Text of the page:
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The lorentz transformations usage

  • Thread starter PhMichael
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There's something about the lorentz transformations which is somewhat confusing to me, and that is how to treat the "x" coordinate. Supposing I have some spaceship which is moving from earth to some other planet located at a distance "D" (from earth) with a velocity v. Now, the spacetime coordinates of the events "1. leaving earth" and "2. reaching the planet" are (the spaceship frame is {S'} and that of earth is {S} ) :

Leaving earth:

[tex] (x_{1},t_{1})=(x'_{1},t'_{1})=(0,0) [/tex]

Reaching the planet:

[tex] (x_{2},t_{2})=(D, \frac{D}{v} ) [/tex]

[tex] (x'_{2},t'_{2})=(0 , \gamma (t_{2} - (v/c^{2})x_{2})=(0 , \gamma (t_{2} - (v/c^{2})D) [/tex]

Now comes the confusing point which is how to treat [tex] x_{3} [/tex] which corresponds to the event of returning back to earth in the earth's frame. (in the spaceship frame it is [tex] x'_{3} = 0 [/tex] )

The Lorentz transformations relates coordinates and not distances so [tex] x_{3} = 0 [/tex] because the spaceship returns to the origin of earth and [tex] t_{3} = \frac{2D}{v} [/tex]. However, as I have seen in my notes:

[tex] x_{3} = 2D [/tex]

, that is, the distance that this spaceship travels is what is accounted for and not its coordinate.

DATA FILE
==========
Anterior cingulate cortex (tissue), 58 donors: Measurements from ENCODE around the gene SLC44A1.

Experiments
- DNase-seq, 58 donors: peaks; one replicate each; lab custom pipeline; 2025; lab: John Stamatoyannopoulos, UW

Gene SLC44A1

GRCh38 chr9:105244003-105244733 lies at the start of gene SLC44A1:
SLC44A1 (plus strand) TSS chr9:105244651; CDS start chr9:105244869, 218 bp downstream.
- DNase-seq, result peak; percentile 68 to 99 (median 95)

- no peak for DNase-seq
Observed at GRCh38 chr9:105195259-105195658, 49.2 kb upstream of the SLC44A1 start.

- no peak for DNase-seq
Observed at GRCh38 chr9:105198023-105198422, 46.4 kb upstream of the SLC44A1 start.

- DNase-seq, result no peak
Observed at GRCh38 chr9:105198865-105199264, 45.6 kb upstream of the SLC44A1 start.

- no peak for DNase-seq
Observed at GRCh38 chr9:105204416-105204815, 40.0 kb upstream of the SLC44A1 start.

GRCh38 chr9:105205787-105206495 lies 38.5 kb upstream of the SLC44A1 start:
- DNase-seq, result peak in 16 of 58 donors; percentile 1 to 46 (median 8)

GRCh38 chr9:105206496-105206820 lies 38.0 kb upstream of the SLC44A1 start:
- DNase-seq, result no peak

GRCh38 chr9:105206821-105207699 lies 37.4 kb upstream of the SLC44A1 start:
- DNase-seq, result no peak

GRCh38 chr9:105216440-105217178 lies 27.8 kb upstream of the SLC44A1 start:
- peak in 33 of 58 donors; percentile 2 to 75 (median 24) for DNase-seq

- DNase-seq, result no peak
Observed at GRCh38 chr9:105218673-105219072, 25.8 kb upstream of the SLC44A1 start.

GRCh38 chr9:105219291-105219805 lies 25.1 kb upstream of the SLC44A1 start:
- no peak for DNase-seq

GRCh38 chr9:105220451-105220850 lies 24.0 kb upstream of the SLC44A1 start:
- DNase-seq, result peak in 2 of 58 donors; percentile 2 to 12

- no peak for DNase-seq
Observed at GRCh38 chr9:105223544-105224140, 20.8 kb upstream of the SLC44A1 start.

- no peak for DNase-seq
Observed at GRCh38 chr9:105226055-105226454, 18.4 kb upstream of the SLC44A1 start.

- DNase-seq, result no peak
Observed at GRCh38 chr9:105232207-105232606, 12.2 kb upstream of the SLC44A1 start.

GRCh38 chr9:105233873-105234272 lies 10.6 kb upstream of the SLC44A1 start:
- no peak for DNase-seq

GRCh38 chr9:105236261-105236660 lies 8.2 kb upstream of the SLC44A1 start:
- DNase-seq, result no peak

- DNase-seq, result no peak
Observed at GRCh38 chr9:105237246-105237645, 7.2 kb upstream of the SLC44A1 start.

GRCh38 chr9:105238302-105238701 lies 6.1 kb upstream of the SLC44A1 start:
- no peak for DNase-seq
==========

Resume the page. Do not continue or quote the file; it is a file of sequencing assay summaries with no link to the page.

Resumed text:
Can anyone clear this point for me?
 
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Answers and Replies

CompuChip
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I think that must be a mistake in your notes. Assuming the turn-around is instantaneous, then in "earth coordinates" you will have x = 0, t = 2D/v for the spaceship returning on earth.

[Be aware, by the way, that you are basically working out the twin paradox.]
 
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But if [tex] (x_{3} , t_{3} ) = ( 0 , 2D/v ) [/tex] then for [tex] t'_{3} [/tex] we'll have:

[tex] t'_{3} = \gamma (t_{3} - (v/c^{2}) x_{3} ) = \frac{2D/v}{\sqrt{1-(v/c)^{2}}} [/tex]

while the answer should be:

[tex] t'_{3} = \frac{(2D/v) - (2Dv/c^{2})}{\sqrt{1-(v/c)^{2}}} [/tex]

that is, [tex] x_{3} = 2D [/tex] and not [tex] x_{3} = 0 [/tex]

Why?
 
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vela
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Did you account for different Lorentz transformations because the ship is now traveling in the opposite direction?
 
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vela
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Because there aren't only two frames S and S'. When the ship turns around, there's now a third frame, S''. There's a different set of Lorentz transformations that relate the coordinates in S to the coordinates in S''.
 
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I haven't got that ... why have you introduced a third frame? and what is it?
 
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wikipedia uses some terminology that I haven't heard of :D

anyway, I noticed that if I use that same table with the invariant then I get the right answer:

Invarinat: [tex] l^{2}= (\Delta x)^{2} - c^2 (\Delta t)^{2} [/tex]

[tex] 1 \to 2 [/tex]

[tex] 24^{2} c^{2} - c^{2} 25^2 = 0^{2} - c^{2} (\Delta t')^{2} , t'_{1}=0[/tex]

[tex] t'_{2}=7 [yr] [/tex]

=============================

[tex] 2 \to 3 [/tex]

[tex] (0-24)^{2}c^{2}-(50-25)^{2}c^{2}=0^{2}-c^{2}(\Delta t')^{2} , t'_{2}=7 [/tex]

[tex] t'_{3}=14 [yr] [/tex]

which is strange because this invariant is obtaind from the Lorentz tansformation (isn't it?).
 

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